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1974 Fuel Receipt Evokes Nostalgia Over Strong Shilling Years

From Rich to Poor: How the Kenya shilling has lost much of its value over the last 50 years

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A 1974 fuel receipt shared on social media has not only triggered nostalgic emotions among Kenyans, but also pointed to just how far the Kenya shilling has fallen from over the years. The receipt, dated 19th November 1974, issued by Caltex Loita Street, in Nairobi, indicates at the time Ksh101.80 bought 53 litres of petrol, or just about ksh2 per litre.

About 50 years later, the numbers may not make sense at a time when fuel prices have skyrocketed. Currently, 53 litres of petrol would set you back Ksh11,500, 113 times more than it cost 49 years ago, or up by an incomprehensible 11,275%.

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Over the years, the Kenya shilling has lost its value significantly, thanks to inflation which has markedly reduced its purchasing power. What it means is that over the past 50 years the shilling has lost value 113 times more. Basically,  Ksh10,000 of today can do much less than it would in those years. Ksh100,000 today would just be Ksh885 of 1994, calculated directly.

But an annual inflation calculator shows the equivalent of Ksh101.80 on 31st January 1974 is Ksh24,324.56 as at 2nd December 2023, representing a mind-numbing inflation rate of 23,794.46%. Today, the same amount of money can buy you 111 litres of the same fuel at 218 per litre, according to analysis by Kamau FX.

Kenyans did not let it pass without a chance to reminisce about the value of the shilling. “In 1970’s, a hundred shillings note was the highest denomination in Kenya and it could do shopping in a supermarket,” says Jesse Kamwaro Gikandi.

Isaac Munyasia noted that raising the Ksh101.80 was no walk in the park those days. “I remember one of my parents working in Nairobi and the salary was Ksh1200.20.”

Ksh101 was a lot of money, says Robert Mariita. “I remember grandfather working at Railways and he used to earn Ksh7 per month. That was the time the shilling was highly valued like the dollar.

“That was good cash,” added Victor Outa. “My grandy bought a plot in old Donholm at Ksh8,000.”

Otieno Mbare says, cheekily: “In 1987 a beer at the Hilton Hotel was sold at Ksh8 and Cider was Ksh25 (it was mostly consumed by ladies!).”

Jeff Njoroge when he was admitted in form 1 in 1974, “tuition fees, school tie caution money and sports fees amounted to Ksh198.00. That was when money was money.”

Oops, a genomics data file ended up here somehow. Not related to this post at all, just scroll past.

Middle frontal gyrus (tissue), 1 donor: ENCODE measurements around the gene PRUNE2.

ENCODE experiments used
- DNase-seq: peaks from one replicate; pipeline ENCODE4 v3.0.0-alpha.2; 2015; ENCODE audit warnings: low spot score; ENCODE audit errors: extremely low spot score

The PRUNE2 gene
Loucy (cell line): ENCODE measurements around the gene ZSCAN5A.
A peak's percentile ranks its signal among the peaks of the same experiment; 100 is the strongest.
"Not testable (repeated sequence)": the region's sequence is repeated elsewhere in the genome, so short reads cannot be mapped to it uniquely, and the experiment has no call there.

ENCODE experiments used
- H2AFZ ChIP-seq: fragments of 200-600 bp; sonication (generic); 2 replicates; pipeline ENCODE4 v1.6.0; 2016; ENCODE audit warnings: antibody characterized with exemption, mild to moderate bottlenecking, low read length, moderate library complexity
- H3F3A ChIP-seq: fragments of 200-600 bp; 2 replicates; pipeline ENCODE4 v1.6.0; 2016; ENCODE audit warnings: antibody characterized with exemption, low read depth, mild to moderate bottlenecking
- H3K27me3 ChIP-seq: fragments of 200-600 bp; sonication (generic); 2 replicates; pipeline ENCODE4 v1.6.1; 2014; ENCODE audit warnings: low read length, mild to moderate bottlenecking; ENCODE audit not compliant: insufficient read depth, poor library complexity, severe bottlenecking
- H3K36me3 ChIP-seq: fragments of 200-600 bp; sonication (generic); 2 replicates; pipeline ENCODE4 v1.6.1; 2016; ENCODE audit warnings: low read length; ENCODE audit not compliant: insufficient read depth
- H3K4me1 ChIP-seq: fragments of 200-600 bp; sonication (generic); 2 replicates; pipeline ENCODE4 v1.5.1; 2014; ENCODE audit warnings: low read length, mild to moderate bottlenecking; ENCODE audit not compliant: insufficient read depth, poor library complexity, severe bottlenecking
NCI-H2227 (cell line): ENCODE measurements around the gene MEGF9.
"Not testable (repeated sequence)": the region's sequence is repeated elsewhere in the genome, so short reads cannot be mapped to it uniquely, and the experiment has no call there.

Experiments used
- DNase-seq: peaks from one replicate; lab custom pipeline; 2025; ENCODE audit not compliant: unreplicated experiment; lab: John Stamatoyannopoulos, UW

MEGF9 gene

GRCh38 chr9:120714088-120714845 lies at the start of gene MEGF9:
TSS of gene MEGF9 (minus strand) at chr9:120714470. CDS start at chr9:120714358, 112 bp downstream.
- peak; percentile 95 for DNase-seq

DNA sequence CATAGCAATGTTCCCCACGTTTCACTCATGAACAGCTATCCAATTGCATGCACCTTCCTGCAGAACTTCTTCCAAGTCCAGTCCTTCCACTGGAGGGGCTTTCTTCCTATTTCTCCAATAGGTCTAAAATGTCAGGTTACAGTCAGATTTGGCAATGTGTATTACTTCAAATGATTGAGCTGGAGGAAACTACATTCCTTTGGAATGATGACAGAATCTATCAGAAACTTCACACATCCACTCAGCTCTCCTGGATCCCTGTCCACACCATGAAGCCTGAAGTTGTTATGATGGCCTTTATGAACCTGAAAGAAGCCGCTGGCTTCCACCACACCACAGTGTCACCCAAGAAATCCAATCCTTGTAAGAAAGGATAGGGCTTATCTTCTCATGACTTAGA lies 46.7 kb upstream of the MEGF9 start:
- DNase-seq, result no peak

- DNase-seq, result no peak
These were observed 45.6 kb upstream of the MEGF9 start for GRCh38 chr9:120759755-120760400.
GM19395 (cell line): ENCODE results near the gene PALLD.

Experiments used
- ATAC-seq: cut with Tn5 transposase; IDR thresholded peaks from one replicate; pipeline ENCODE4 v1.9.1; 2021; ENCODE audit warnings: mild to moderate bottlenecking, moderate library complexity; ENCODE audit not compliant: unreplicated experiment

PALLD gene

Inflationary pressures

The prices of commodities, which translate to the cost of living, have been going up over the years, eating at the Kenya shilling’s value. With it has been the weakening of the shilling against major world currencies, especially the US dollar and British Sterling Pound.

That’s why investment experts recommend investing in projects that beat inflation. Land remains one of the options that offer inflation-beating returns.

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Meanwhile, the Kenya shilling has also been losing out big against the dollar, weakening the local currency in the international market. The Kenyan shilling plunged to a historic low of 150 against the U.S. dollar Monday, piling pressure on the country’s dwindling foreign exchange reserves and making imports expensive amid rising inflation.

Shilling in a spiral

CBK projected that recovery in exports, resolution of Russian-Ukraine conflict, pausing of global monetary policy tightening, rise in diaspora remittances, prudent monetary policy and stable import bill are expected to support the local currency to regain stability.

According to the apex bank, the local currency has depreciated over time against major international and regional currencies, exchanging against the sterling pound at a new low of 182.08 shillings and euro at 158.54 shillings Monday.

The country’s inflation rose to 6.8%  in September, the first increase since May, from 6.7% in August.

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BT Correspondent
BT Correspondenthttp://www.businesstoday.co.ke
editor [at] businesstoday.co.ke
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